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depression questionnaire | terezia farkas | depression help

A new depression questionnaire could soon be coming to your doctor’s office. Fill it out while you wait for your doctor and get referred for follow-up in the same visit.

According to the U.S. National Library of Medicine (July 27, 2015) , doctors are recommending that a questionnaire assessing if you’re depressed should be readily available in your doctor’s office. People concerned that they’re depressed could download the questionnaire ahead of time and bring it with them to the doctor.

The U.S. Prevention Services Task Force is urging family doctors to regularly screen patients for depression, using the standardized questionnaire to detect any warning signs. If a patient were to show signs of depression, the patient would be referred to a specialist for diagnosis and treatment.

These questionnaires can be self-administered in a matter of minutes, with doctors reviewing the results after patients fill out the forms, said Dr. Kirsten Bibbins-Domingo, vice chair of the task force.

“This could be a checklist that patients fill out in the waiting room, or at home prior to the visit,” she said. “The good thing is we have many instruments, measures that have been studied for screening for depression. (U.S. National Library of Medicine, July, 2015)

It makes sense for family doctors to be the front-line detectors for depression. Family doctors are more likely to to be the first medical professionals to come across a person suffering with depression. Only 25 percent of depression sufferers try to get professional help. More than 90 percent will go to a family doctor with symptoms and signs that could be diagnosed as depression. Early detection and getting help fast is what this idea is all about.

The U.S. Prevention Services Task Force has recommended regular depression screening for adults since 2002. Their guidelines currently have doctors ask two specific questions that provide a quick evaluation of a person’s mood. The questions are, “Over the past two weeks, have you felt down, depressed, or hopeless?” and “Over the past two weeks, have you felt little interest or pleasure in doing things?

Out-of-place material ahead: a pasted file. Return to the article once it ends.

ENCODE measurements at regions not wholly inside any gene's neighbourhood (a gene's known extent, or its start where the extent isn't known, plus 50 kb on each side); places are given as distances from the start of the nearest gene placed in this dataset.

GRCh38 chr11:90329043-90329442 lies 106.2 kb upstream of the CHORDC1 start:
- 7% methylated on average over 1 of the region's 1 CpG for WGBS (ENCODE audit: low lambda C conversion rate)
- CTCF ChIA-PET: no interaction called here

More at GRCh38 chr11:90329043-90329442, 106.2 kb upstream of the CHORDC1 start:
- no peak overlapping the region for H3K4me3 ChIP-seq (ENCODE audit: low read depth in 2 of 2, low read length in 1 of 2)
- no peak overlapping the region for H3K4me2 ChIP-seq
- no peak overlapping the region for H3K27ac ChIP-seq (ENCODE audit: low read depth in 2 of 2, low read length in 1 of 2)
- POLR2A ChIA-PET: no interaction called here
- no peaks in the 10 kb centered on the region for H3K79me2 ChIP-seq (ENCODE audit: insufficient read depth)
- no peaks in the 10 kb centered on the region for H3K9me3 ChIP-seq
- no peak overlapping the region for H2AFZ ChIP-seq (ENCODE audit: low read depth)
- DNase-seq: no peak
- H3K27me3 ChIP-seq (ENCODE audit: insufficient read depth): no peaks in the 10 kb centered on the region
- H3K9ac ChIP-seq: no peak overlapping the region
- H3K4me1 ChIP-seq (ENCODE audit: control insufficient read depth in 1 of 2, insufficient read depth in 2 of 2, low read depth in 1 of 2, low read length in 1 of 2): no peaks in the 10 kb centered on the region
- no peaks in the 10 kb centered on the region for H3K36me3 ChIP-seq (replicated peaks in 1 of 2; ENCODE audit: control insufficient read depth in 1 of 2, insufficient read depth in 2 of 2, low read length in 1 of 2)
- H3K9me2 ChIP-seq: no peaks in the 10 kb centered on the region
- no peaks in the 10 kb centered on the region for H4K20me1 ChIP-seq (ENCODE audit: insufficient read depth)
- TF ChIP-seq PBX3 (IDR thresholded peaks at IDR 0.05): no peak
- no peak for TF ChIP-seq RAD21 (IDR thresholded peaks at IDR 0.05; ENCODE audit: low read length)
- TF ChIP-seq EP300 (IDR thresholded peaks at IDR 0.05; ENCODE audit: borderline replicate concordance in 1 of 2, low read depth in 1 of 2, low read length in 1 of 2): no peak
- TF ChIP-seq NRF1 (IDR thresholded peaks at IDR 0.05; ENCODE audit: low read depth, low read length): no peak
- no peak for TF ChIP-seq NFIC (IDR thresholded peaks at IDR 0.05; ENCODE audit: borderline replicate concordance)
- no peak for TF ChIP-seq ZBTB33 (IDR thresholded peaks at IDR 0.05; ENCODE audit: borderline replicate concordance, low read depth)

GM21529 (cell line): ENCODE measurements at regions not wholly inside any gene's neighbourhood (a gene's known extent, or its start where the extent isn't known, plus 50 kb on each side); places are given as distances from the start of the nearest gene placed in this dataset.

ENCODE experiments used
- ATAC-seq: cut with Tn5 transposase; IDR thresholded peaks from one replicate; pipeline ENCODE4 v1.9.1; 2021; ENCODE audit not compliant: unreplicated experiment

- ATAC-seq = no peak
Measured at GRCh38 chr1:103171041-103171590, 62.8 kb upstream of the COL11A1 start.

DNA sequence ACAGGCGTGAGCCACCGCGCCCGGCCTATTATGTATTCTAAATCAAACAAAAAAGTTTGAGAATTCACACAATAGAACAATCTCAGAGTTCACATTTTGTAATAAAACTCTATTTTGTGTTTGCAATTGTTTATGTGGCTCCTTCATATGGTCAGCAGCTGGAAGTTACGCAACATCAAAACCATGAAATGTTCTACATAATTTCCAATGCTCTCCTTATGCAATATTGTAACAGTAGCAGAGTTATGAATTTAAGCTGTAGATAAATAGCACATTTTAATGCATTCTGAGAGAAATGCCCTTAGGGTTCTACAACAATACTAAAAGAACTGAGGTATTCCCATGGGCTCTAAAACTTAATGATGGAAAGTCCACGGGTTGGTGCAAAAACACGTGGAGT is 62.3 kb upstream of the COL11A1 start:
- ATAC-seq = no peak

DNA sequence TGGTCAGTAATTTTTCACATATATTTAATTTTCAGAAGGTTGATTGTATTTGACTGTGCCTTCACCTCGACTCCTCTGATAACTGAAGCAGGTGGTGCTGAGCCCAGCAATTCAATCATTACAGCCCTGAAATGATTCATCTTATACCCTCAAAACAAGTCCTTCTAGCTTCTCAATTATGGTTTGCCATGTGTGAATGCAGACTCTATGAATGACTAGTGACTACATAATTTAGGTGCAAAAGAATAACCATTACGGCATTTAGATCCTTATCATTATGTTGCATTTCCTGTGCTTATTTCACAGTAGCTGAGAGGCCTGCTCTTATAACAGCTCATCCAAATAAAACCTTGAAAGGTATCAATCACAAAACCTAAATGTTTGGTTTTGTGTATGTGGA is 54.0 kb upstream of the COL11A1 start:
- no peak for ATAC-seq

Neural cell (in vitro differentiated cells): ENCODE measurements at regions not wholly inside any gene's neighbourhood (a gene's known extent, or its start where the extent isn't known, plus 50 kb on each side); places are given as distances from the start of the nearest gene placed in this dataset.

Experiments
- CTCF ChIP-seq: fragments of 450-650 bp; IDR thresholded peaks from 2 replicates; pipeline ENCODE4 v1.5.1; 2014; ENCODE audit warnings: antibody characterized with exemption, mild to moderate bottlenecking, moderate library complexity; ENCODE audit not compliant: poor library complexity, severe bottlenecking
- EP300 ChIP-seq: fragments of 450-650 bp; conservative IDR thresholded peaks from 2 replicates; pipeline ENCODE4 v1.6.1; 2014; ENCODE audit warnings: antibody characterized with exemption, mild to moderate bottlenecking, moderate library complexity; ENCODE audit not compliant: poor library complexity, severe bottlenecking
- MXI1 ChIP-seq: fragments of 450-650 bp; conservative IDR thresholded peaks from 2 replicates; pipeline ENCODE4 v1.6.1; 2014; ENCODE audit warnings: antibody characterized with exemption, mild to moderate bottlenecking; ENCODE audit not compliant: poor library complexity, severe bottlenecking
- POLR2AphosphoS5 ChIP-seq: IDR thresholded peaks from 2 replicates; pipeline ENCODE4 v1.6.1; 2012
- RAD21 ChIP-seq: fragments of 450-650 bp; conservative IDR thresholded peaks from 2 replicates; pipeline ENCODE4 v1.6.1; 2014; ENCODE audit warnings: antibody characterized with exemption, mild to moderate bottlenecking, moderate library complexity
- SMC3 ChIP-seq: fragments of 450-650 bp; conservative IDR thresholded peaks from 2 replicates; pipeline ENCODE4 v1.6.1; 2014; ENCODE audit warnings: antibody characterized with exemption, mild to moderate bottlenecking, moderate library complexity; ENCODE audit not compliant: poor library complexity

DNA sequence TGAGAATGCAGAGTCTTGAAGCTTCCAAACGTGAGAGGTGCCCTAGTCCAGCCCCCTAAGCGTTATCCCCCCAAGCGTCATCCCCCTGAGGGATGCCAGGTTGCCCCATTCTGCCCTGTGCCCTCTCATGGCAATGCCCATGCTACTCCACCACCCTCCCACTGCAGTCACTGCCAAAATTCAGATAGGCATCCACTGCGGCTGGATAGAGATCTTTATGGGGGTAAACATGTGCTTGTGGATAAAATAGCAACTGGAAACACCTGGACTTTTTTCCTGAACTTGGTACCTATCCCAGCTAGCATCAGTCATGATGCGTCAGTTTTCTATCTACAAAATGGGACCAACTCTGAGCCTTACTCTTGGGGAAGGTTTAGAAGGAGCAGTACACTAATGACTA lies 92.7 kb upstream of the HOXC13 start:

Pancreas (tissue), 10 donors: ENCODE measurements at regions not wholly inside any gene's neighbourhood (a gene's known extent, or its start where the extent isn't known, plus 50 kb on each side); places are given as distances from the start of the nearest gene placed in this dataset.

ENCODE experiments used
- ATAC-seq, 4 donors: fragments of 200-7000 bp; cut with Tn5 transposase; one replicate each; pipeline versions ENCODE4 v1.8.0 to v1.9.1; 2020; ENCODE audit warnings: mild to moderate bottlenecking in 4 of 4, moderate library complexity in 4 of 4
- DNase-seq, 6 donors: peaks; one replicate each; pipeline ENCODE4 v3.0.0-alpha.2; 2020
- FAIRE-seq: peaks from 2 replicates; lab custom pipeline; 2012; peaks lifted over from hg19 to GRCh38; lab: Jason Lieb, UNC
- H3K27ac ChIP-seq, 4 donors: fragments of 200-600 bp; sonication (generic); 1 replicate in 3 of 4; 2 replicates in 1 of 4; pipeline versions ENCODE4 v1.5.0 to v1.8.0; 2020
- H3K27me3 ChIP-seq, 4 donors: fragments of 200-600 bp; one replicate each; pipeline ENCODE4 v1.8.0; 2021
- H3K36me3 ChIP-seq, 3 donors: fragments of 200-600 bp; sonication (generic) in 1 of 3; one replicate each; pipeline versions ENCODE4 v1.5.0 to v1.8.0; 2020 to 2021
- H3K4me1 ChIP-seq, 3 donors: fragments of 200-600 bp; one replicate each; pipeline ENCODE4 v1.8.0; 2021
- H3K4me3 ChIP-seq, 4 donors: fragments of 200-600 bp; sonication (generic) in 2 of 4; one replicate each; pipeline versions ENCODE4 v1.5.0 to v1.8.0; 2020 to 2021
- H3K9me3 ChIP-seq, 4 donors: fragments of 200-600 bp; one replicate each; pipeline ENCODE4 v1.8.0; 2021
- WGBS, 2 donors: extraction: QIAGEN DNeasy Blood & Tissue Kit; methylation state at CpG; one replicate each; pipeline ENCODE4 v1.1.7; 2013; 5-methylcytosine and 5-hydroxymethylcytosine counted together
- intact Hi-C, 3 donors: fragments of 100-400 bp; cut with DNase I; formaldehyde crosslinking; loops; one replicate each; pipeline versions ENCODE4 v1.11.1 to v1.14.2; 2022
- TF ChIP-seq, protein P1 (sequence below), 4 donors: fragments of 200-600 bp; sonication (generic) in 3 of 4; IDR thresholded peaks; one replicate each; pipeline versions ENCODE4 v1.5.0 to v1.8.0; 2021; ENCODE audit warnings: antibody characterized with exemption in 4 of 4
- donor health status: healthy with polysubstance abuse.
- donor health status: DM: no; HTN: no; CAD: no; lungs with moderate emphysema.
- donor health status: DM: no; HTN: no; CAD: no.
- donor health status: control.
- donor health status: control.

The new depression questionnaire adds 10 questions focusing on problems a person might experience in the past two weeks, including poor appetite, low energy, sleep problems, and a lack of interest in doing things.

Like any other questionnaire, one drawback is that it’s possible to lie on the form. But people who are depressed generally want some type of relief. The chance of a depressed person lying is slim. Someone who’s depressed usually wants help, so while the severity of symptoms may be underrated, a depressed person is highly unlikely to lie on the form.

It’s also important that doctors don’t just prescribe pills once the questionnaire reveals depression. 70% of anti-depressants are prescribed by doctors who aren’t psychiatrists. Getting a pill helps with some physical conditions, but pills don’t deal with the complex life situation issues a depressed person is trapped inside. It’s important that doctors refer patients who show positive for depression to medical specialists trained in helping depressed people.

So look for the new depression questionnaire in your doctor’s office. If there isn’t one, suggest to the staff that one be placed in the waiting room. You may be helping to save someone’s life.

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